Statement by H.E. Margus Kolga, Permanent Representative of Estonia to the UN at the UN Security Council open debate “Women’s Participation and Role in Conflict Prevention and Mediation”
Madam President, Distinguished Colleagues,
My delegation fully aligns itself with the statement made earlier by the European Union.
For the start I would like to emphasise that women’s security is part of overall peace and security, and women can and are very able to contribute to peace processes. Here I would like to use the same quotation from Aristotle as Estonian President during the UNGA general debate this year. Aristotle noted that where the state of women is bad “almost half of human life is spoilt.” This is no less true today and will remain so.
I therefore welcome this Security Council debate, already second in the row, to discuss women’s participation and role in conflict prevention and mediation. Involvement of women in peacekeeping operations and conflict prevention is of the utmost importance to assure the success of the operations, as this is the only way to reach the whole population.
Estonia adopted its First National Action Plan for the implementation of the Security Council resolution 1325 and its follow-up resolutions, which determines our priorities for the future, last year in October. We are now in a process to review the implementation of Action Plan over the past year.
The purpose of the National Action Plan is to ensure that Estonia’s international military and civil contributions and development cooperation takes systematically into account women’s needs, and it contains commitments with regard to the inclusion of the gender perspective in these activities. One of the countries that is closely connected to the implementation of our Action Plan is Afghanistan, where NATO and as well Estonia, has endeavoured to the involvement and advancement of women. In November 2010 Estonia organized an international conference “Women, Peace and Security – the Afghan view”, which’s focus was on the cooperation of national and international contributors.
National Action Plan also includes Estonia’s commitments regarding resolution 1325 that stem from its role as a contributor to international peace and security through active participation in international civilian and military operations, as a donor country and a member of the European Union, NATO, OSCE and the United Nations.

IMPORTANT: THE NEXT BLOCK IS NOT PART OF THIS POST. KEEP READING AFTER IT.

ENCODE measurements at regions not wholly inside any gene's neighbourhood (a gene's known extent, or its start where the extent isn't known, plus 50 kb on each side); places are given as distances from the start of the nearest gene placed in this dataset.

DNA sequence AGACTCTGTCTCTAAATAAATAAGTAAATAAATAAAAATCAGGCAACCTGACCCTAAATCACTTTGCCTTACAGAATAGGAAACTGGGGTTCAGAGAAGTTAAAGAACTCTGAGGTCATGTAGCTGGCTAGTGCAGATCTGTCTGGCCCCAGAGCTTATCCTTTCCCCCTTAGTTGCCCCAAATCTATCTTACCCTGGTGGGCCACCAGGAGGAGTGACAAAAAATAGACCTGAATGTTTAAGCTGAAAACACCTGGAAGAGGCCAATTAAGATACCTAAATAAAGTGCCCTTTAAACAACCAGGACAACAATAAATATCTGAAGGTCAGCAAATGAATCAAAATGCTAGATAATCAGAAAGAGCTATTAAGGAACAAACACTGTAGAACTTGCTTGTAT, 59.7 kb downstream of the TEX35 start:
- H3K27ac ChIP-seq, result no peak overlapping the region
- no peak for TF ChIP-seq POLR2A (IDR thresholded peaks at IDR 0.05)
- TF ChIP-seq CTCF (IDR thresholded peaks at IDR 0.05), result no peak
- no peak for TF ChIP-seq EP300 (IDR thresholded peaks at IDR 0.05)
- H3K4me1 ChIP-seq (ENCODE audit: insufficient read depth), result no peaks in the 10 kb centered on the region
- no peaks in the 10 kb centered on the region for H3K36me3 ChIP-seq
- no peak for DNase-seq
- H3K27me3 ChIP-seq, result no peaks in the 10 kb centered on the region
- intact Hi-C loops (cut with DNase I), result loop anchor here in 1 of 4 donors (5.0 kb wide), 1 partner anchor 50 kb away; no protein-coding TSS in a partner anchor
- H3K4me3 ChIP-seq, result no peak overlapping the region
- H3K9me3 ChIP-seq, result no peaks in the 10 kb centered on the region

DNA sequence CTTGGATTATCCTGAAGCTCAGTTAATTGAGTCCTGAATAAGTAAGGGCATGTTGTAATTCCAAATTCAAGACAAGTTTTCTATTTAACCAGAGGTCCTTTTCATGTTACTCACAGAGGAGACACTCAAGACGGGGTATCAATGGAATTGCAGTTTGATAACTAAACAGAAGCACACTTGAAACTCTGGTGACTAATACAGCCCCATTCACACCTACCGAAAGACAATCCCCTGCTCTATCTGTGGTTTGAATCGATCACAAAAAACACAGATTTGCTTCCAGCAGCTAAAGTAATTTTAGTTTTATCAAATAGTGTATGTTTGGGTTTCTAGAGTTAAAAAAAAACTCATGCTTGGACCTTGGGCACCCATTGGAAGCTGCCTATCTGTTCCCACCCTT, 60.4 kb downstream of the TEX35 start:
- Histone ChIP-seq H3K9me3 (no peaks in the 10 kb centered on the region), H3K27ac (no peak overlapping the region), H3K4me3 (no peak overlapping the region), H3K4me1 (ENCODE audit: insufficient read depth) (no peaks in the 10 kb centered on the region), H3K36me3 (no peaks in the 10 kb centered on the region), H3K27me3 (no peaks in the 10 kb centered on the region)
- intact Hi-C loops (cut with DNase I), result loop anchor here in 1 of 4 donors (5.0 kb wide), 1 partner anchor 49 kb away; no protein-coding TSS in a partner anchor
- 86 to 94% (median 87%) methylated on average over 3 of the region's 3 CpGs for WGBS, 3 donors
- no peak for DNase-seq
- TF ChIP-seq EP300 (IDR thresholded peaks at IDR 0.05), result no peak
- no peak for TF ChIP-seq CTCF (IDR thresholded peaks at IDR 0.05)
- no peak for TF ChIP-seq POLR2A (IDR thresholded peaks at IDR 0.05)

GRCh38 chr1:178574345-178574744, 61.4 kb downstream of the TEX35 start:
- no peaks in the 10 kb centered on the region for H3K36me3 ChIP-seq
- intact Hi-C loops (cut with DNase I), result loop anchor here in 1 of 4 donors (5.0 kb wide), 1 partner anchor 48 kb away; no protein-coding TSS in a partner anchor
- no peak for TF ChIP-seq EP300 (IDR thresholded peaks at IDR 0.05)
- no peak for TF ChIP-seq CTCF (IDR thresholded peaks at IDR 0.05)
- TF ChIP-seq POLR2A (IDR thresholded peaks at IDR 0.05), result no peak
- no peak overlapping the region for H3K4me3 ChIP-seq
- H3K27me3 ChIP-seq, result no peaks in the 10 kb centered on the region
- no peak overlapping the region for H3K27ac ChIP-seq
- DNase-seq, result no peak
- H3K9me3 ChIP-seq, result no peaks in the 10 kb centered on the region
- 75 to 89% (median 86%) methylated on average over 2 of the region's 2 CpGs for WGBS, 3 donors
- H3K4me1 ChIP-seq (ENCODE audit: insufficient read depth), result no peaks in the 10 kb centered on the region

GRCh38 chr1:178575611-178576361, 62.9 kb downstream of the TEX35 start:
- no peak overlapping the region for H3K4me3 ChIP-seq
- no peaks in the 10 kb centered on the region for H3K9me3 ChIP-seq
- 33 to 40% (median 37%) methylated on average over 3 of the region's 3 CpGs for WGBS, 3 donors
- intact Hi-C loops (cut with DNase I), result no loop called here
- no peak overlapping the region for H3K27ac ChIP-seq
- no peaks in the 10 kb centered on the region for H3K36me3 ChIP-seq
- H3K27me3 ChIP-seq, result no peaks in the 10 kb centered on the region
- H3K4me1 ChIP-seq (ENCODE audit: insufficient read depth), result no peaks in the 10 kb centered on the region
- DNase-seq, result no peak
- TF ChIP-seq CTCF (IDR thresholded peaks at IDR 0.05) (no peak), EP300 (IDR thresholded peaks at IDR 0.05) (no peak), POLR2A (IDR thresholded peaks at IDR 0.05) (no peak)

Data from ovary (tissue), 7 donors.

The aim of the Action Plan is also to raise general awareness and interest in gender related issues in our society and increase gender related expertise. We support women’s participation in peace and security related posts and take further steps in increasing women’s participation in military, police and rescue service. In the future we would like to integrate the gender perspective to the pre-mission training more than so far. It is also our aim to consider gender related issues during the general training of officers and non-commissioned officers.
At the international level it is our interest that resolution 1325 is continuously politically important subject in the United Nations, OSCE, European Union, and NATO. We welcome the UN strategic results framework and the set of indicators on Women, Peace and Security, which guides the implementation of resolution and we also welcome the comprehensive report on the NATO/EAPC policy on the implementation of UNSCR 1325 and related resolutions.
Finally, let me note our appreciation of the work of Ms. Michelle Bachelet, Executive Director of UN Women, whose leadership in this role is of crucial importance to the implementation of resolution 1325. We also expect that UN Women will play an active role in helping to turn the principles of the UN Security Council resolution 1325 “Women, Peace and Security” from paper to reality. I would also like to extend our appreciation to the Special Representative on Sexual Violence in the Conflict and to the Special Representative on Children and Armed Conflict for their involvement.